When most people think of San Francisco, they think hills…steep, steep hills, which we have a-plenty. But hills lead to valleys, and valleys lead to the flats, many of which are landfill, many of which can and often do flood (think atmospheric rivers and king tides). I know, it’s hard to imagine this city with running creeks and streams when we’ve pretty much covered everything in concrete and asphalt, but mother nature and history are often too powerful for even the best engineered plans and water has a mind of its own.
As such, San Francisco now requires sellers and/or landlords to disclose during a sale a property’s potential to go Noah’s Ark. Lucky for us, the SF Public Utilities Commission has made a pretty detailed, time-suck worthy map to get your questions answered.
You can zoom to your heart’s content and see where there used to be creeks, as well as scope the original shoreline, and historical water bodies. You can go topographic, or satellite, and even enter your address and get right to it. Include this with your question of bedrock versus landfill (a hot topic in San Francisco), follow it with a Liquefaction and Landslide map, cap it off with our very own Fog, Wind , and Microclimates post and maps (from 2012), and voila! you’re totally dialed.
Now that you’ve had your browsing and curiosity fun, check the details:
“As San Francisco has developed over time, its hilly topography has been largely paved over. During extreme storms, storm runoff flows still follow the naturally-formed historical waterways. When this occurs, we can experience flooding that sometimes results in property damage.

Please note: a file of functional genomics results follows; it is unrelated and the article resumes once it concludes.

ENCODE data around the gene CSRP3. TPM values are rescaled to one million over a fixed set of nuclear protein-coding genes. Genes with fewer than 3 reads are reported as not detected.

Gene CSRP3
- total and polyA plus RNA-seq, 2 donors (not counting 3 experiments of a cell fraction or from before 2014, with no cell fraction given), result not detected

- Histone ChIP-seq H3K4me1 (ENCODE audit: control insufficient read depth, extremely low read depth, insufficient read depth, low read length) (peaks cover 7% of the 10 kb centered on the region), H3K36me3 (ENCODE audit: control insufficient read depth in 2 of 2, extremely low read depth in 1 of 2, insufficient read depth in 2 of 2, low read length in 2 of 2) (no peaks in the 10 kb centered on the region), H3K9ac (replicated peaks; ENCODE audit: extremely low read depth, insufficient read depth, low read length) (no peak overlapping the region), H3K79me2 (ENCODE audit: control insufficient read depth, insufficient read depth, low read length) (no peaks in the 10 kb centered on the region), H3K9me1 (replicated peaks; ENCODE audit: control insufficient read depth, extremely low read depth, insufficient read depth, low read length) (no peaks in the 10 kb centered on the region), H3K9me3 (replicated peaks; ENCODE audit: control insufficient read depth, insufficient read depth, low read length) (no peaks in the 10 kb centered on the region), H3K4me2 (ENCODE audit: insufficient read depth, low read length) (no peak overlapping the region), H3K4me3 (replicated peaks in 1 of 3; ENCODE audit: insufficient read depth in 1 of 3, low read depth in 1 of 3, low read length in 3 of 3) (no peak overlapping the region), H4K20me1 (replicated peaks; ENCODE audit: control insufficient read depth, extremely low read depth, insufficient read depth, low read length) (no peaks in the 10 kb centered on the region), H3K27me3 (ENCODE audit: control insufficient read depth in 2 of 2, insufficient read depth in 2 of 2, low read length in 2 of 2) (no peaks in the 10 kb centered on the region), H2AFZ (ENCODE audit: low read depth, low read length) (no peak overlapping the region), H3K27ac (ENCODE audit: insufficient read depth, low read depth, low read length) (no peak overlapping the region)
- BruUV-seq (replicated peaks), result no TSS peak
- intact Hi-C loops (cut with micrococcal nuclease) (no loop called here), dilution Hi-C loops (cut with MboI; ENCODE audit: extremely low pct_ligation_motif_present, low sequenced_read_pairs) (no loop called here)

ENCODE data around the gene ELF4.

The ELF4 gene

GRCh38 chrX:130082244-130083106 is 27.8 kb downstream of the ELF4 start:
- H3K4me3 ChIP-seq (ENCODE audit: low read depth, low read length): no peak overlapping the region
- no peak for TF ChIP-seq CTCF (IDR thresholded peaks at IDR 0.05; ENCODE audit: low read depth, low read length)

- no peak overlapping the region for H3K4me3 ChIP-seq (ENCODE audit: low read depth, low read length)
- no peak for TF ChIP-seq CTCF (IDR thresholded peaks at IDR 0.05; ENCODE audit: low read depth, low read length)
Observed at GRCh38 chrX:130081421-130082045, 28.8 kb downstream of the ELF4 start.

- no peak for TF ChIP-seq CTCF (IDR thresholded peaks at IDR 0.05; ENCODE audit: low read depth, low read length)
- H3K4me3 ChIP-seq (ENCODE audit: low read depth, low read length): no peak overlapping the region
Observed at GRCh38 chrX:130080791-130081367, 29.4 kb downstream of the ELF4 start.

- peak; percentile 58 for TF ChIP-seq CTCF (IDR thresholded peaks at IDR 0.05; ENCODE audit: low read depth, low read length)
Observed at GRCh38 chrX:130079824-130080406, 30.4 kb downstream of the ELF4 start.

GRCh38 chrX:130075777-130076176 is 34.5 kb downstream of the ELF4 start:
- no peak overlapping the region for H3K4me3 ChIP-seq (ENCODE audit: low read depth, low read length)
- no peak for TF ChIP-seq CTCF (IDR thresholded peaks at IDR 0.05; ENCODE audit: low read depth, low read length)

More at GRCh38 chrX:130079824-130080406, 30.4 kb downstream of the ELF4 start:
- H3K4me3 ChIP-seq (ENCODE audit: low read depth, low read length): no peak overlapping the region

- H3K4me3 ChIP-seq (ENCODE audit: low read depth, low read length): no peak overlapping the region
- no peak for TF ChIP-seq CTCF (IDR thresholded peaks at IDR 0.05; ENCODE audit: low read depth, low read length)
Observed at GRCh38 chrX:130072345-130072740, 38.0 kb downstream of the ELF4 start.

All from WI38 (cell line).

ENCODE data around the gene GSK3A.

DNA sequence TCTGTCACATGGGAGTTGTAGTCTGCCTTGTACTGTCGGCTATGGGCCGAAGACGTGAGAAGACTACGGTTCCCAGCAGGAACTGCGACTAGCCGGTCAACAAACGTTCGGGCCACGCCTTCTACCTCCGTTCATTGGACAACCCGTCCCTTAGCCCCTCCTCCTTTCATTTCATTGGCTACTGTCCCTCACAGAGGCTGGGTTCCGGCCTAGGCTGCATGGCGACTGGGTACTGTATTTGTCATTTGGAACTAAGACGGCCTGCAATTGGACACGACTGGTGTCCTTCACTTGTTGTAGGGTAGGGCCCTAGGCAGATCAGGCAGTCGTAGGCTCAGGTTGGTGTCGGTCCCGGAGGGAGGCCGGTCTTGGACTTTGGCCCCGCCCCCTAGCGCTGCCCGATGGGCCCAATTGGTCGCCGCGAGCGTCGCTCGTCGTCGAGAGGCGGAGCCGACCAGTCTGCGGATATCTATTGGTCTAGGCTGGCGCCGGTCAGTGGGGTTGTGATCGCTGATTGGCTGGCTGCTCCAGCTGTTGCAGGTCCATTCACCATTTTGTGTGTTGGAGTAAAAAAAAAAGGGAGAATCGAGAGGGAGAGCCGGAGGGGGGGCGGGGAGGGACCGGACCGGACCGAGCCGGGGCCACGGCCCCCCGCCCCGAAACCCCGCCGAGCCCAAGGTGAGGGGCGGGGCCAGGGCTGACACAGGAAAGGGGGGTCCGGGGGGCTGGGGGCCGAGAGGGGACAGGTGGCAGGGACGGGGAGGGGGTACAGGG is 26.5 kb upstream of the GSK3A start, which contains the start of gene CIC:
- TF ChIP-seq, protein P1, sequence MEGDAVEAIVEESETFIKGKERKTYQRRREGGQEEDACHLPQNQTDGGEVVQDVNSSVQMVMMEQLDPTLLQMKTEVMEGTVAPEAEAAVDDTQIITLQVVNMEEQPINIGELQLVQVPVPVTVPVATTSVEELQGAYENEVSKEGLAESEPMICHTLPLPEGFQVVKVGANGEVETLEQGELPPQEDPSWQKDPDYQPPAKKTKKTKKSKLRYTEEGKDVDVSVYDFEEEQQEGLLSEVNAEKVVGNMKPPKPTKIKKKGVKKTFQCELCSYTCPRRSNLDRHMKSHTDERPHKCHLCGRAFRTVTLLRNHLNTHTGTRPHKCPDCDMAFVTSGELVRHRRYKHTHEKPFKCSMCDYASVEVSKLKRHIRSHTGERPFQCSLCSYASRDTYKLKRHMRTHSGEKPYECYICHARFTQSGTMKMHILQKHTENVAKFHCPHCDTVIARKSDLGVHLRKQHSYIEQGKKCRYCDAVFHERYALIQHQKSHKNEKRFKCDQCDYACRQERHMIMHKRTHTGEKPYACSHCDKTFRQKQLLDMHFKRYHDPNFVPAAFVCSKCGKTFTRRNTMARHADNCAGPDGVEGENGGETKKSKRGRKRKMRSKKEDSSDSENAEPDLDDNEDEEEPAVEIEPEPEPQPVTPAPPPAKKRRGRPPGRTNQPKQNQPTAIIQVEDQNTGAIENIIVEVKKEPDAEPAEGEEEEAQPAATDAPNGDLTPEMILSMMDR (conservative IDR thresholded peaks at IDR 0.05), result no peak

The SFPUC has developed a 100-Year Storm Flood Risk Map (Flood Map) that shows areas of San Francisco where significant flooding from storm runoff is highly likely to occur during a 100-year storm. A “100-year storm” means a storm with a 1% chance of occurring in a given year. The SFPUC used computer modeling that simulates flooding occurring Citywide under a 100-year storm to identify these parcels.
The purpose of the Flood Map is to inform existing and future property owners about flood risk on their properties and promote resilience.
The Flood Map shows parcels that are highly likely to experience “deep and contiguous” flooding during a 100-year storm. “Deep and contiguous flooding” means flooding that is at least 6-inches deep spanning an area at least the size of half an average City block.
The City passed legislation that will require sellers or landlords of property in San Francisco to disclose to buyers or tenants that the property is located within the flood risk zone delineated on the San Francisco Public Utilities Commission’s 100-Year Storm Flood Risk Map.
This Flood Map shows flood risk from storm runoff only. It does not consider flood risk in San Francisco from other causes such as inundation from the San Francisco Bay or Pacific Ocean [that would be a tsunami or king tide].”
FULL DISCLAIMER- WE AT THEFRONTSTEPS ARE NOT EXPERTS IN THE FIELD OF LIQUEFACTION, LANDSLIDES, BEDROCK, LANDFILL, FOG, WIND, OR FLOODS. WE PROVIDE THESE MAPS AND LINKS TO YOU SO THAT YOU CAN DO YOUR OWN RESEARCH, CONTACT THE APPROPRIATE EXPERTS, AND COME TO YOUR OWN CONCLUSIONS. WE HELP BUYERS AND SELLERS MARKET, SELL, AND ACQUIRE REAL ESTATE. THAT’S IT.
–San Francisco 100 Year Storm Flood Risk Map [San Francisco Water, Power, Sewer]
–Direct Link to SF Planning Flood Map
–Ask Us, A Map of Bedrock versus Landfill [theFrontSteps]
–San Francisco Neighborhoods Prone to Liquefaction and Earthquake Induced Landslides (Bedrock Versus Landfill Take Two) [theFrontSteps]
–San Francisco Fog, Wind, and Microclimates…So where should you buy your home [theFrontSteps]
–Noah’s Ark Too Image [Raul del Rio]